About my region – Far West and Orana New South Wales

About my region is a series of individual profiles of the agricultural, forestry and fisheries industries in your region. This regional profile presents an overview of the agriculture sector in the Far West and Orana region and the recent financial performance of the New South Wales broadacre, dairy and vegetable industries.

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Regional overview

The Far West and Orana region of New South Wales is located in the north-west corner of the state extending north-west from Dubbo to the borders with South Australia and Queensland. It includes the towns of Bourke and Wilcannia on the Darling River, and Broken Hill. The region comprises the eleven local government areas of Bogan, Bourke, Brewarrina, Broken Hill, Central Darling, Cobar, Coonamble, Gilgandra, Narromine, Walgett, and Warren, and parts of the Cabonne, Lachlan, Warrumbungle Shire and Western Plains Regional areas. The region covers a total area of around 339,400 square kilometres or 42 per cent of New South Wales and is home to approximately 116,700 people (ABS 2018).

Agricultural land in the Far West and Orana region occupies 306,900 square kilometres, or 90 per cent of the region. Areas classified as conservation and natural environments (nature conservation, protected areas, and minimal use) occupy 24,600 square kilometres, or 7 per cent of the region. The most common land use by area is grazing native vegetation, which occupies 249,600 square kilometres or 74 per cent of the Far West and Orana region (ABARES 2016).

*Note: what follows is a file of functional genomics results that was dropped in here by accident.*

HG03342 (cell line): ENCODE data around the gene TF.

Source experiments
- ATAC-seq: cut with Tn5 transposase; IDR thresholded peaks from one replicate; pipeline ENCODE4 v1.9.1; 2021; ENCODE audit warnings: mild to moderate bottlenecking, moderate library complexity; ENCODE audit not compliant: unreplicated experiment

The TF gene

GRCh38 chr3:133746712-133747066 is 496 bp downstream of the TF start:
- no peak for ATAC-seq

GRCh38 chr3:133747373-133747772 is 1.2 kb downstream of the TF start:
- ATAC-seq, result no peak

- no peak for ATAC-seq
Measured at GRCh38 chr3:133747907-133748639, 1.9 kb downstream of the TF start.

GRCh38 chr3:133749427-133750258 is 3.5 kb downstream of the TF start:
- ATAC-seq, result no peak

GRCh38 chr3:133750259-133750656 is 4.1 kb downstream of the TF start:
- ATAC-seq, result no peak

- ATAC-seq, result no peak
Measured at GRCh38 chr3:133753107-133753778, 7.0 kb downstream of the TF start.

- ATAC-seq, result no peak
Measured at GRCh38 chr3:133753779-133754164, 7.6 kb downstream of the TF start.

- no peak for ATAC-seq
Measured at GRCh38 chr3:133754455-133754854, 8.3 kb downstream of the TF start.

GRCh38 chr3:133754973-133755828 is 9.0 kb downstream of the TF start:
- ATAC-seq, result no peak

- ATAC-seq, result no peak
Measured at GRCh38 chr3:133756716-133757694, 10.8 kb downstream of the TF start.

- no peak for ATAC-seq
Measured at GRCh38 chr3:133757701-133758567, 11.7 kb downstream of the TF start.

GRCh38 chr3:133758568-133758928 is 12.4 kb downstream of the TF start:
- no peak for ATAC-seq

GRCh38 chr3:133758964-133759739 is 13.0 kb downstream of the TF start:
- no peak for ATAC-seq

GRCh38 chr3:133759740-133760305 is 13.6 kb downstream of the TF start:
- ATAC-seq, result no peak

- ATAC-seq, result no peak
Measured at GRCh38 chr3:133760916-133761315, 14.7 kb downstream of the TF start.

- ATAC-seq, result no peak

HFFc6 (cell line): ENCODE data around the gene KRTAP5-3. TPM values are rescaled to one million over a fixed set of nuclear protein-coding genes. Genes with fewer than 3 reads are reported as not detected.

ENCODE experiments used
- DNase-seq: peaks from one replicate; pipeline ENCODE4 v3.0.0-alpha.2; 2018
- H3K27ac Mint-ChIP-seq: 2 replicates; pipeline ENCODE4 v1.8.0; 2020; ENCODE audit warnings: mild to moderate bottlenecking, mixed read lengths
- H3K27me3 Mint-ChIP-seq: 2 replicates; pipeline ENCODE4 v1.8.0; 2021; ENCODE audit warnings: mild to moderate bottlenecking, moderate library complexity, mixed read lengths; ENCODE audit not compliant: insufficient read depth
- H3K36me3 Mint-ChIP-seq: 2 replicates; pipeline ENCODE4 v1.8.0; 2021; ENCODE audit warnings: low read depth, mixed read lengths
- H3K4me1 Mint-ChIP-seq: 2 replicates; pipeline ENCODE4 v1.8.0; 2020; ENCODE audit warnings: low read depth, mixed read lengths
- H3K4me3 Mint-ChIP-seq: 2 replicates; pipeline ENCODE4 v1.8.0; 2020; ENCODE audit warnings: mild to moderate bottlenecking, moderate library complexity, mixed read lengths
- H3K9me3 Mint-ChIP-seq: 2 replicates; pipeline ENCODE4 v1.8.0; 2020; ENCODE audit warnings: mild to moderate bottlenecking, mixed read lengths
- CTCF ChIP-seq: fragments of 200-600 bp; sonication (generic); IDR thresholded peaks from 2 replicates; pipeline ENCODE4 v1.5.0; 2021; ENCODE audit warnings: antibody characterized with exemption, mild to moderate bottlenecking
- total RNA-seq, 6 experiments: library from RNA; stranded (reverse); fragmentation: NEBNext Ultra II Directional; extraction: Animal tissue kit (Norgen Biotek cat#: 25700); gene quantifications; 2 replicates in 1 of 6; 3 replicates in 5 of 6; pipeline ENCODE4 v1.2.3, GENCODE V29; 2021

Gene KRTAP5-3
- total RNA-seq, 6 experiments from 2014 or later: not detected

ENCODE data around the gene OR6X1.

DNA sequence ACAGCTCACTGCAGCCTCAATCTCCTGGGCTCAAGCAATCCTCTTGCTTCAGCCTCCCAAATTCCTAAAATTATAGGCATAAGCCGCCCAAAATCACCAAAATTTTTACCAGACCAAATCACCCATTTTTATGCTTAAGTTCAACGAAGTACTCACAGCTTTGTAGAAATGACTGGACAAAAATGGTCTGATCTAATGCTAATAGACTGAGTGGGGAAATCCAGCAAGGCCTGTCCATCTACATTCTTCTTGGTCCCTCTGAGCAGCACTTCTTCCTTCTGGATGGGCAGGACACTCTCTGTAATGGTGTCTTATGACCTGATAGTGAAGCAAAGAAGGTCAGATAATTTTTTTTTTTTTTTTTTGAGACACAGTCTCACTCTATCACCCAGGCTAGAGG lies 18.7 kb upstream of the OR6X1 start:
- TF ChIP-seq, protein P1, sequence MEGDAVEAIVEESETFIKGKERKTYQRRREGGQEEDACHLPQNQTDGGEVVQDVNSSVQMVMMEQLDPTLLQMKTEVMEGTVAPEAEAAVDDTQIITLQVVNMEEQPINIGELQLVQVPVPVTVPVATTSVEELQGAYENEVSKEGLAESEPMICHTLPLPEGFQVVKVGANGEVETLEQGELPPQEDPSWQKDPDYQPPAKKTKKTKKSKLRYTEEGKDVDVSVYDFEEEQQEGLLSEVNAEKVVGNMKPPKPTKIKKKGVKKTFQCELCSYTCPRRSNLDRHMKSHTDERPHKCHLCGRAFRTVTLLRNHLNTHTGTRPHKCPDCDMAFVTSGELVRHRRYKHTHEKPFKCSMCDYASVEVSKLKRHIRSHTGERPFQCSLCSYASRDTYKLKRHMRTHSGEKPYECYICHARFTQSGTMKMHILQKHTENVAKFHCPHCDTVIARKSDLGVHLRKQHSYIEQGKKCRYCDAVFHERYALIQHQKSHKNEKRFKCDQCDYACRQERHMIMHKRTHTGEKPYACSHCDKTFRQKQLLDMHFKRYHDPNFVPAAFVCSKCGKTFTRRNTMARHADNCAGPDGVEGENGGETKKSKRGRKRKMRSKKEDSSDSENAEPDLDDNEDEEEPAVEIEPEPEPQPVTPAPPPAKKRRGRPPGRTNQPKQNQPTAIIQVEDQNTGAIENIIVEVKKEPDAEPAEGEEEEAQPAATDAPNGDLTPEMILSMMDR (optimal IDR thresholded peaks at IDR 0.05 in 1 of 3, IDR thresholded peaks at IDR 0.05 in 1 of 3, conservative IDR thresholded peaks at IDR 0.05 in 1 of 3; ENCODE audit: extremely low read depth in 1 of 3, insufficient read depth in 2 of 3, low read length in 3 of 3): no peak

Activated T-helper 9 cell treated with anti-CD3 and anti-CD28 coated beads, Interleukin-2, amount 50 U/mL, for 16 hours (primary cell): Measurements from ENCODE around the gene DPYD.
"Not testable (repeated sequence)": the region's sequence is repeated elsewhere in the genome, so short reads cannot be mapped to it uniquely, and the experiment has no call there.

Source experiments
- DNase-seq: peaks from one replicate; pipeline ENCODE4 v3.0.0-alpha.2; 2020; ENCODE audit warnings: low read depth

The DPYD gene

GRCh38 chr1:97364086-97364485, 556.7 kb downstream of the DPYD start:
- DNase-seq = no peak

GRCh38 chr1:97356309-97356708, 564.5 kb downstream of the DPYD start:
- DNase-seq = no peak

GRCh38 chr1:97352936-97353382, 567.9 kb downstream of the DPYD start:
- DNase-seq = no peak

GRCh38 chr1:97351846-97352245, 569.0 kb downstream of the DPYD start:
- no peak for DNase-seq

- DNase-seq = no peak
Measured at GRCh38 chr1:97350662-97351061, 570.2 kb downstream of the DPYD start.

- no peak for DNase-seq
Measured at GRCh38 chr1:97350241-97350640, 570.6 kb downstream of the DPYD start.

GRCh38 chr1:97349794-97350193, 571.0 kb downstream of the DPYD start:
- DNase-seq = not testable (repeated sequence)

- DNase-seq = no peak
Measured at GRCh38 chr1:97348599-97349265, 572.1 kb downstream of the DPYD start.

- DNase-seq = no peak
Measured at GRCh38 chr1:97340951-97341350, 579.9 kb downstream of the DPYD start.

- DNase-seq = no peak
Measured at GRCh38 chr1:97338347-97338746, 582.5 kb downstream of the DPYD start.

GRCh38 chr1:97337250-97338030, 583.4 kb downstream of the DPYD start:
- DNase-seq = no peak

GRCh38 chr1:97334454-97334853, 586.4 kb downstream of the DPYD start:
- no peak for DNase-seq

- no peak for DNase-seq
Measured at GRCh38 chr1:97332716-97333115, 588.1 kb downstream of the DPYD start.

Broad land use in the Far West and Orana region
Shows a map of broad land use in the Far West and Orana region. It includes a legend which shows the broad land use categories— nature conservation, protected areas and minimal use; grazing native vegetation; production forestry; grazing modified pastures; plantation forestry; cropping; horticulture; intensive uses and water. This map is discussed in the above paragraph.
Source: Catchment scale land use of Australia - Update December 2018

Employment

Australian Bureau of Statistics (ABS) data from the May 2020 Labour Force Survey indicate that around 53,300 people were employed in the Far West and Orana region. The region accounts for 1 per cent of total employment in New South Wales and 5 per cent of all people employed in the New South Wales agriculture, forestry and fishing sector.

Health care and social assistance and public administration and safety were the largest employment sectors with 6,800 people in each sector, followed by education and training with 5,500 people. Other important employment sectors in the region were construction; retail trade; and agriculture, forestry and fishing. Agriculture, forestry and fishing sector employed 3,800 people, representing 7 per cent of the region's workforce.

Employment profile, Far West and Orana region, May 2020
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Note: Annual average of the preceding 4 quarters.
Source: Australian Bureau of Statistics, cat. no. 6291.0, Labour Force, Australia 2020

Agricultural sector

Value of agricultural production

In 2018–19, the gross value of agricultural production in the Far West and Orana region was $1 billion, which was 9 per cent of the total gross value of agricultural production in New South Wales ($11.7 billion).